• Provide virtual solutions. For example, the use of electronic signatures and virtual approval workflows to ensure continuous functionality.
  • Ensure adequate support in case of problems. This may require setting up special rotas for staff.
  • Define a clear procedure to follow in case of a security incident.
  • Consider restricting access to sensitive systems where it makes sense.

Siri and Google Assistant hacked in new ultrasonic attack

Abstract

Voice assistants – the demo targeted Siri, Google Assistant, and Bixby – are designed to respond when they detect the owner’s voice after noticing a trigger phrase such as ‘Ok, Google’.

Ultimately, commands are just sound waves, which other researchers have already shown can be emulated using ultrasonic waves which humans can’t hear, providing an attacker has a line of sight on the device and the distance is short.

What SurfingAttack adds to this is the ability to send the ultrasonic commands through a solid glass or wood table on which the smartphone was sitting using a circular piezoelectric disc connected to its underside.

Although the distance was only 43cm (17 inches), hiding the disc under a surface represents a more plausible, easier-to-conceal attack method than previous techniques.

As explained in a video showcasing the method, a remote laptop generates voice commands using text-to-speech (TTS) Module to produce simulated voice commands which are then transmitted to the disc using Wi-Fi or Bluetooth.

The researchers tested the method on 17 different smartphones models from Apple, Google, Samsung, Motorola, Xiaomi, and Huawei, successfully deploying SurfingAttack against 15 of them.

Read more in

Russian Targeting US Energy and Other Critical Infrastructure Sectors

The Department of Homeland Security and the FBI issued a joint alert last week:

Russian government cyber actors” have been targeting U.S. critical infrastructure sectors, including energy, nuclear and commercial facilities, since at least March 2016.

This alert isn’t for any other data breach. but it is nation state sponsor cyber war and now they are targeting energy sector (e.g power grid). Trying to kill life line of every citizen. Russian has done this before in Ukraine and it is well documented. Recently North Korean was almost successful in targeting Indian Nuclear plant. This seems beginning a new norm in complex Information era.

Following techniques are being used:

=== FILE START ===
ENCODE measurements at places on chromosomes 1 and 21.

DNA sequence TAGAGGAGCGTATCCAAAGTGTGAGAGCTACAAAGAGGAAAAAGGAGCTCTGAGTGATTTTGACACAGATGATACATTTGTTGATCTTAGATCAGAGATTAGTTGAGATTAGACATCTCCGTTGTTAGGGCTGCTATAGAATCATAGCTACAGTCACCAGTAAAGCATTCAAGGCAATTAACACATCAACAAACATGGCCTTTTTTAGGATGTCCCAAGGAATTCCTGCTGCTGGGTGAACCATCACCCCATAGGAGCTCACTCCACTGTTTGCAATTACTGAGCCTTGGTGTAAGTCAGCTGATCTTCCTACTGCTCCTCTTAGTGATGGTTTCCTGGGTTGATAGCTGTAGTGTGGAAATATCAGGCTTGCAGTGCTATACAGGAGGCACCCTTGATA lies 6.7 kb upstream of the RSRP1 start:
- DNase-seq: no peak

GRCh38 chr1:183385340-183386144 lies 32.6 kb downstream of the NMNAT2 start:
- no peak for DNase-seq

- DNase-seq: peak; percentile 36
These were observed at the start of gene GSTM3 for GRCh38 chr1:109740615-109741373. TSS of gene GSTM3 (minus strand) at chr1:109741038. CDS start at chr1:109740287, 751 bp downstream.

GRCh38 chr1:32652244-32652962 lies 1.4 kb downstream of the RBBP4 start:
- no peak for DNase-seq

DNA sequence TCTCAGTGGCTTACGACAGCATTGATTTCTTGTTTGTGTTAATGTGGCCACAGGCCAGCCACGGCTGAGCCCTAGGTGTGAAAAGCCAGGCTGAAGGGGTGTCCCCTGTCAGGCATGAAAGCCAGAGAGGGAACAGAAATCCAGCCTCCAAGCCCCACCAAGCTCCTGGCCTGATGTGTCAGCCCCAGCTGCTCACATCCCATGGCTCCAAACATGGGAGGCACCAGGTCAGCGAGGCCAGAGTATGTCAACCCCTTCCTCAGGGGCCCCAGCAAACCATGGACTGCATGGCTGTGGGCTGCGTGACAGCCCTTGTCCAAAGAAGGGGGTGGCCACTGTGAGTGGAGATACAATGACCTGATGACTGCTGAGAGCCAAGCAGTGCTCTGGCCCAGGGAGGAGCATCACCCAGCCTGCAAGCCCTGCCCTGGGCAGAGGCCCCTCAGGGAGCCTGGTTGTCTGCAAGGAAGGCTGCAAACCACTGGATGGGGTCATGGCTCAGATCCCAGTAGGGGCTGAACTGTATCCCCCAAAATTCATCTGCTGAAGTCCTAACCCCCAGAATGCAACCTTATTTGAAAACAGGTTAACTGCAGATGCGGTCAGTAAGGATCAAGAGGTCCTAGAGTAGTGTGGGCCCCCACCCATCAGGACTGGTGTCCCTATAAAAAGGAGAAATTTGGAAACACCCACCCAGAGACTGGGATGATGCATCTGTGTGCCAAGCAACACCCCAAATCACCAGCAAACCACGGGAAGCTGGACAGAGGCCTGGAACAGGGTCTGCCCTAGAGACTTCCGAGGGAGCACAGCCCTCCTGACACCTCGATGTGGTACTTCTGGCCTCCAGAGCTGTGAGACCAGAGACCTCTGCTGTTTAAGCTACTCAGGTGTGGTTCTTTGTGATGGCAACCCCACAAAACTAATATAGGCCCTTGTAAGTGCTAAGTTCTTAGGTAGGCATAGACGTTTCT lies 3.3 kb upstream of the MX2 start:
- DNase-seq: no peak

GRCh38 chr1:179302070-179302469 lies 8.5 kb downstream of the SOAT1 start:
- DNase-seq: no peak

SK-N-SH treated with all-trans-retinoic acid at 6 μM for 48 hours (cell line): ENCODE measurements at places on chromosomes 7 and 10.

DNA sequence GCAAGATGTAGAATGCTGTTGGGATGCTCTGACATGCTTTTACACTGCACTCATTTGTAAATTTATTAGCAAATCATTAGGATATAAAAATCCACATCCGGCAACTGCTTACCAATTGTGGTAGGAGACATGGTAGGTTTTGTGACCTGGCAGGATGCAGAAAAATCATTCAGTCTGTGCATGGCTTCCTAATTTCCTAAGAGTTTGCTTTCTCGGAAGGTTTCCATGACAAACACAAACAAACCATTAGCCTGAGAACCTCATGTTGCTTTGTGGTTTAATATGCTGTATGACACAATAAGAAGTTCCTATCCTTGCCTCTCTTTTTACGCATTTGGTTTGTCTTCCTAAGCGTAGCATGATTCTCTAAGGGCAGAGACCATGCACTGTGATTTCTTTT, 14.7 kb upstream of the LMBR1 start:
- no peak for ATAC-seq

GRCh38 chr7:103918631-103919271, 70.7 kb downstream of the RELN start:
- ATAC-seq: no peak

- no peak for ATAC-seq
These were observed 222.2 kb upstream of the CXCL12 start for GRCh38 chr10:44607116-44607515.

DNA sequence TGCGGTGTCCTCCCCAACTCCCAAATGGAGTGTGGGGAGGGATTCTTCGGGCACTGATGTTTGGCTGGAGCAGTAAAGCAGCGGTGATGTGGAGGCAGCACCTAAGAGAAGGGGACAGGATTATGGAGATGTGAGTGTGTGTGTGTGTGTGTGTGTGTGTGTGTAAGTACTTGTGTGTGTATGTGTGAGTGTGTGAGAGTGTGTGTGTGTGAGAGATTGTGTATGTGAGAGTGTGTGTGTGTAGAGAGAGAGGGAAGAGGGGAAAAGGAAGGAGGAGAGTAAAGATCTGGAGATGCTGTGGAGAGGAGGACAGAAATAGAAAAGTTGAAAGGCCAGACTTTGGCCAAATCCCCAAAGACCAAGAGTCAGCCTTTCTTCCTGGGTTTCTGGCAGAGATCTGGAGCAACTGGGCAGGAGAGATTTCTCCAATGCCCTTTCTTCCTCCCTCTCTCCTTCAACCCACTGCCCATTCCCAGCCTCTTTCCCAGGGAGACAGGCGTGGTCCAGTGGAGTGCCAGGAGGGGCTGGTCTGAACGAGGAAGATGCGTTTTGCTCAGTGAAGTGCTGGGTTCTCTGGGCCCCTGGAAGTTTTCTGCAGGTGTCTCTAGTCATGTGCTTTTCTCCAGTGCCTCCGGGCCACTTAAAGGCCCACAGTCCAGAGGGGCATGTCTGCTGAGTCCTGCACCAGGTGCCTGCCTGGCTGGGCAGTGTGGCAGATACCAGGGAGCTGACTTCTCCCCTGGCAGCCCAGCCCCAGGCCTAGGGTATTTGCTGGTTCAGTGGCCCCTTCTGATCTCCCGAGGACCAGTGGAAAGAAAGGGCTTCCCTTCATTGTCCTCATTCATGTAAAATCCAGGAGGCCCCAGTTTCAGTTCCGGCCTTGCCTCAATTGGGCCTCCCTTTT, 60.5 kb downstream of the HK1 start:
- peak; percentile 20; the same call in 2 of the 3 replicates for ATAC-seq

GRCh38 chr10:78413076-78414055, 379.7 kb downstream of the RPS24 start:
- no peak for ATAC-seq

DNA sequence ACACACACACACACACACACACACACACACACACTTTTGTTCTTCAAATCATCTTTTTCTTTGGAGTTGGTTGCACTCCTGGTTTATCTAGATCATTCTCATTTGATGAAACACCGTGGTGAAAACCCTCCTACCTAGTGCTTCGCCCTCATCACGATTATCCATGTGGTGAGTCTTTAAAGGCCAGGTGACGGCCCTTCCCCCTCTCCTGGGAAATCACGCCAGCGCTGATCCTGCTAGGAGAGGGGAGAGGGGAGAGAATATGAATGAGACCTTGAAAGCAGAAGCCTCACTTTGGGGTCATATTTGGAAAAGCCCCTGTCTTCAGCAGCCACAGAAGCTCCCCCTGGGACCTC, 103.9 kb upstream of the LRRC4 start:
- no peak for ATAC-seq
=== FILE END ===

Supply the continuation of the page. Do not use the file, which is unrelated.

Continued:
• spear-phishing emails (from compromised legitimate account),
  • watering-hole domains,
  • credential gathering,
  • open-source and network reconnaissance,
  • host-based exploitation, and
  • targeting industrial control system (ICS) infrastructure.

Systems Affected

  • Domain Controllers
  • File Servers
  • Email Servers
  • Power Grids

Reads more in below document and how cyber activity happens in different stages.

https://www.us-cert.gov/ncas/alerts/TA18-074A

Read General Best Practices Applicable to this Campaign.

https://www.us-cert.gov/ncas/alerts/TA18-074A

NotPetya: Story of a Cyberwar

“Somehow the vulnerability of this Ukrainian accounting software affects the US national security supply of vaccines and global shipping?” asks Joshua Corman, a cybersecurity fellow at the Atlantic Council, as if still puzzling out the shape of the wormhole that made that cause-and-effect possible. “The physics of cyberspace are wholly different from every other war domain.”

In those physics, NotPetya reminds us, distance is no defense. Every barbarian is already at every gate. And the network of entanglements in that ether, which have unified and elevated the world for the past 25 years, can, over a few hours on a summer day, bring it to a crashing halt.

The code that the hackers pushed out was honed to spread automatically, rapidly, and indiscriminately. “To date, it was simply the fastest-propagating piece of malware we’ve ever seen,” says Craig Williams, director of outreach at Cisco’s Talos division, one of the first security companies to reverse engineer and analyze Not­Petya. “By the second you saw it, your data center was already gone.”

——

On a national scale, NotPetya was eating Ukraine’s computers alive. It would hit at least four hospitals in Kiev alone, six power companies, two airports, more than 22 Ukrainian banks, ATMs and card payment systems in retailers and transport, and practically every federal agency. “The government was dead,” summarizes Ukrainian minister of infrastructure Volodymyr Omelyan. According to ISSP, at least 300 companies were hit, and one senior Ukrainian government official estimated that 10 percent of all computers in the country were wiped. The attack even shut down the computers used by scientists at the Chernobyl cleanup site, 60 miles north of Kiev. “It was a massive bombing of all our systems,” Omelyan says.

Read extraordinory full story here

https://www.wired.com/story/notpetya-cyberattack-ukraine-russia-code-crashed-the-world/